I’ve been thinking about the oppressive nature of the news. I can certainly understand why medicine people used to live in the most inaccessible parts of the res. If the news was important enough to share, one had to travel a good ways to do so, then find the person who might just have gone for a long walk. Being out on the edge of things provided some protection against rumor, gossip, and distraction.
Many years ago I lived in the mountains of New Mexico. I had no phone, certainly no internet, and the drive up from town was 35 miles, half of that on dirt roads. At the time, there was a major scandal in Washington. A couple of times a week someone stopped by and attempted to fill me in on the goings on in the capital. I found myself struggling to be engaged, let alone to care about the outcome; things happening half a continent away simply had no relevance.
At the moment I am without internet, although my cell phone rang a few minutes ago, which probably means I could check e-mail if I were so inclined. The truth is since I have a very simple phone, doing so would be painful and I am disinclined anyway. When the cell rang I was on the porch, try in vain to see the other side of the bay. Now the fog has lifted and the sun is making some effort to come out, the coffee is dripping, and Jennie’s blueberry muffins are cooling in the rack.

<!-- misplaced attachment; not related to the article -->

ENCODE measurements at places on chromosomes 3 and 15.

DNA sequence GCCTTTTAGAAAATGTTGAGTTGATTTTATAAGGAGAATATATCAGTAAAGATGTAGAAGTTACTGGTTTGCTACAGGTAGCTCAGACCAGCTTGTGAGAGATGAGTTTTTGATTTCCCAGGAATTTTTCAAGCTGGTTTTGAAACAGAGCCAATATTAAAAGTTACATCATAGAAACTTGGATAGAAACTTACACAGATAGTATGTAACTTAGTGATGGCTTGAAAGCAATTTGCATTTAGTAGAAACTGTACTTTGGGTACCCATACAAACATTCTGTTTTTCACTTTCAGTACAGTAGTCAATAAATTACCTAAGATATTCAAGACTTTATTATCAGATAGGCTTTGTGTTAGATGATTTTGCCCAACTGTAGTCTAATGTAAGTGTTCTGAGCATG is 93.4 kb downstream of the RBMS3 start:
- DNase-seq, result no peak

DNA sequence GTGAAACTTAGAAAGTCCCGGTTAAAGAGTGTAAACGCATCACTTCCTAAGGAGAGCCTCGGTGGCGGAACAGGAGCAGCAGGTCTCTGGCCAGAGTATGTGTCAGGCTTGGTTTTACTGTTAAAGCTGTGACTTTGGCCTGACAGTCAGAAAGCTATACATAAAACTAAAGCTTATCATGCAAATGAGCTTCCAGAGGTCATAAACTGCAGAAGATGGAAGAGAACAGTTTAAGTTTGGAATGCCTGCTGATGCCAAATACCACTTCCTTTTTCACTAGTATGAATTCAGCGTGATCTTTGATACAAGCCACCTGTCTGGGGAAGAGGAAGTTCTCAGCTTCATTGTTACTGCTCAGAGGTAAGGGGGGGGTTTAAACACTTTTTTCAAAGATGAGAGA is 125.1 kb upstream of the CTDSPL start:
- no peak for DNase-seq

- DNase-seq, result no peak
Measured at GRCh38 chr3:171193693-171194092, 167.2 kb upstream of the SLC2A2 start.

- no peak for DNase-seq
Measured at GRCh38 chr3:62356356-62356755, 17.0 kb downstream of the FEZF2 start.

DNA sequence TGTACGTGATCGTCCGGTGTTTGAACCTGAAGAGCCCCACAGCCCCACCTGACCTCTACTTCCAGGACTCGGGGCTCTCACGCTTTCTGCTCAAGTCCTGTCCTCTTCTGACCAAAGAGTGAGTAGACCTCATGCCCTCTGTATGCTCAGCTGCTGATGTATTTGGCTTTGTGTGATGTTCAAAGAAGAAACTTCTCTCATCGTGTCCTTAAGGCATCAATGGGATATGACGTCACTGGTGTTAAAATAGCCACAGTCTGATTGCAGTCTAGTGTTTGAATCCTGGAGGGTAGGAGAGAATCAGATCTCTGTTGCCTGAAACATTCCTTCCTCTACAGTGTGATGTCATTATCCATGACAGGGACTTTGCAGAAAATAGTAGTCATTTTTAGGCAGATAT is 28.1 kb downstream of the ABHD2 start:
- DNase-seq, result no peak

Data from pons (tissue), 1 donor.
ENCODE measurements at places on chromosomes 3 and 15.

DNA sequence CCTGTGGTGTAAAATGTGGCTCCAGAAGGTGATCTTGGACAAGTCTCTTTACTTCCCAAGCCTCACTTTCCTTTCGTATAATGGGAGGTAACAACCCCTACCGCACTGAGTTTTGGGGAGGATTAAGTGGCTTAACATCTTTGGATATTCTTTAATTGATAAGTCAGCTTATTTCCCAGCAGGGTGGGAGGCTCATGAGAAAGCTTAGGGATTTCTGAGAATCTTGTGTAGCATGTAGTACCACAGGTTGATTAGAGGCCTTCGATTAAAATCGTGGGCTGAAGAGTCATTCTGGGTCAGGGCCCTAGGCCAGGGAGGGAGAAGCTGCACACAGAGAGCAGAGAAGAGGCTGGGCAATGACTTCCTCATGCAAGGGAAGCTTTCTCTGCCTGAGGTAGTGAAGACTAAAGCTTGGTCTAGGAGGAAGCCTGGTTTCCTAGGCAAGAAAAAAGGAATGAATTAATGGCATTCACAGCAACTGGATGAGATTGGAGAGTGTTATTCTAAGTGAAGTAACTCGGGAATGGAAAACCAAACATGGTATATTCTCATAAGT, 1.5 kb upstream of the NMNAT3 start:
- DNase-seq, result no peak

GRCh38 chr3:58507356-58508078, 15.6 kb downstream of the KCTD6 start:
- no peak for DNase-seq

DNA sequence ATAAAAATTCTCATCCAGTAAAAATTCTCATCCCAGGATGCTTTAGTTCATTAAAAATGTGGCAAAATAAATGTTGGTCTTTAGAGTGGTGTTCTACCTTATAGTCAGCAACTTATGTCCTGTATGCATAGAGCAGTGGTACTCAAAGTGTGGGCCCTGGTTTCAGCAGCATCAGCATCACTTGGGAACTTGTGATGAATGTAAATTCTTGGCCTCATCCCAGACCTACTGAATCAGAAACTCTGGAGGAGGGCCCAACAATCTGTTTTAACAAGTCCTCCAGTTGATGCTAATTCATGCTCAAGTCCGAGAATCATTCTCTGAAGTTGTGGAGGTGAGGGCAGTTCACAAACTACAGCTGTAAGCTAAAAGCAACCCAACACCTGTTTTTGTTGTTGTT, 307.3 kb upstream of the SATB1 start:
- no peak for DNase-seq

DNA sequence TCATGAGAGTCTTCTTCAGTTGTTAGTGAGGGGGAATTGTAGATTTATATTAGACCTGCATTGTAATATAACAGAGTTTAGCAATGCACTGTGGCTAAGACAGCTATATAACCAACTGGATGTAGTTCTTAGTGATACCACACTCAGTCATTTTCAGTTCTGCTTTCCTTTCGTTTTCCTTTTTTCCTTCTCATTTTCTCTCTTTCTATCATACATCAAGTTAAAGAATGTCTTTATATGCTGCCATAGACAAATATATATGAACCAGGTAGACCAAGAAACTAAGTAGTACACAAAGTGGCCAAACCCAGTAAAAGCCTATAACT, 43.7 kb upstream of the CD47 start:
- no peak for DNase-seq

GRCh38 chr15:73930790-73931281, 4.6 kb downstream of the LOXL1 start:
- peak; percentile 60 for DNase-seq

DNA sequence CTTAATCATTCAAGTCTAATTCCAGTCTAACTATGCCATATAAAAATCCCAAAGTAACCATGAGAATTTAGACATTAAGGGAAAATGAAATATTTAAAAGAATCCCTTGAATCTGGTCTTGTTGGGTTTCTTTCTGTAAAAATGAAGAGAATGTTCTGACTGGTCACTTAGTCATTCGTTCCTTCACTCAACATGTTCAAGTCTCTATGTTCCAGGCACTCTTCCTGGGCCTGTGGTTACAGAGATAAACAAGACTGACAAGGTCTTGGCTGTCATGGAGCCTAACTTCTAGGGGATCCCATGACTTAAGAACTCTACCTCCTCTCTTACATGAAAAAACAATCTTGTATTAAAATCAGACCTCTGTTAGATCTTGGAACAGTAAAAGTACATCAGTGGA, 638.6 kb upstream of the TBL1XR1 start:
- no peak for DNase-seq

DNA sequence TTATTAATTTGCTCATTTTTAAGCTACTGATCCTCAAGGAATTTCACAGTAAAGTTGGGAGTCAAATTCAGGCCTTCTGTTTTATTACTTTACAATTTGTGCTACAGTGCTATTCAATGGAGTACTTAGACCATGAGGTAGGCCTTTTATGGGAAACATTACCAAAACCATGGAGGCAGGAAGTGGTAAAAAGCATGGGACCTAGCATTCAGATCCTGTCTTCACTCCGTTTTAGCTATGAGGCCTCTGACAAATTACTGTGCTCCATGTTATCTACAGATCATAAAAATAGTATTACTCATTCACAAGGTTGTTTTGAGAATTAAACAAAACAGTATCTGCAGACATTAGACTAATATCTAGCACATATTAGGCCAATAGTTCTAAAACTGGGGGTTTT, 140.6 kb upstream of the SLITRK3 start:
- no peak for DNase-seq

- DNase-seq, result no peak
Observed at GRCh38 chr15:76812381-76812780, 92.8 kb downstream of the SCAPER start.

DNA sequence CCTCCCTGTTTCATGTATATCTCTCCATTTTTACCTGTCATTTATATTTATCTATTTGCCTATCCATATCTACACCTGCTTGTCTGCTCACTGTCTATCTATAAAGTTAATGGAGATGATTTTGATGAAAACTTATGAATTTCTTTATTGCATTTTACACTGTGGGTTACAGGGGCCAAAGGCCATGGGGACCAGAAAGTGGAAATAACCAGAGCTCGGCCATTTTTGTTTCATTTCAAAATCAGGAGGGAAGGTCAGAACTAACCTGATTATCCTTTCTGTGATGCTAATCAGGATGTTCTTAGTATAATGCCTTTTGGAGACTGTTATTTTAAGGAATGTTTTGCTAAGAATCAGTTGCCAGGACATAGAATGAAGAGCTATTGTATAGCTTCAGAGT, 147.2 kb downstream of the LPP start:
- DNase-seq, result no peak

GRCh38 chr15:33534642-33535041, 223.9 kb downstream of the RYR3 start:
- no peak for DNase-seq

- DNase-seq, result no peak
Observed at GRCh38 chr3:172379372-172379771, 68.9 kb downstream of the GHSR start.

The news the past while has not been pretty; perhaps it never is. Then again, maybe the good news faces more challenges to being shared. In any event, we, collectively, seem driven to the edge of disaster. I wonder whether we are like lemmings or buffalo, and will simply keep running, right over the edge, when sufficiently stressed.
One of the trends I find most disturbing is the very human tendency to put greed over common sense. A hot world with a serious shortage of potable water offers a few folks opportunities to further enrich themselves while assuring general misery. An Earth with few pollinators, dramatically fewer plant and animal species, and harshly limited mineral resources would be challenging for a small population of people but dreadful for eight, nine, or twelve billion. I guess the bullies and sociopaths will do fine, but then they already do.
The truth is I would like to do something to slow down this train we are on, but try as I have, I’ve not been able to do much, even collaborating with others. If we are to change the likely outcome we need to work together. Maybe we will begin to do so when things get bad enough, or maybe, like lobster in water warming on the stove, we’ll do nothing till we’re ready for the table.
As a young man I was visited by a vision of such a world, a sight that troubled me and has contributed mightily to the trajectory of my life. Now I see that one can only do so much in the face of prophecy. Right now, the sun is trying to break through, the fog has lifted off the bay, and the ospreys are patrolling the bay. My cell is quiet, we have no internet coverage, and it is miles to town. Friends have arrived, the coffee has been poured, and the coffee cake is much reduced in mass. I imagine it is time to join the conversation. We’ll try to avoid discussing the news.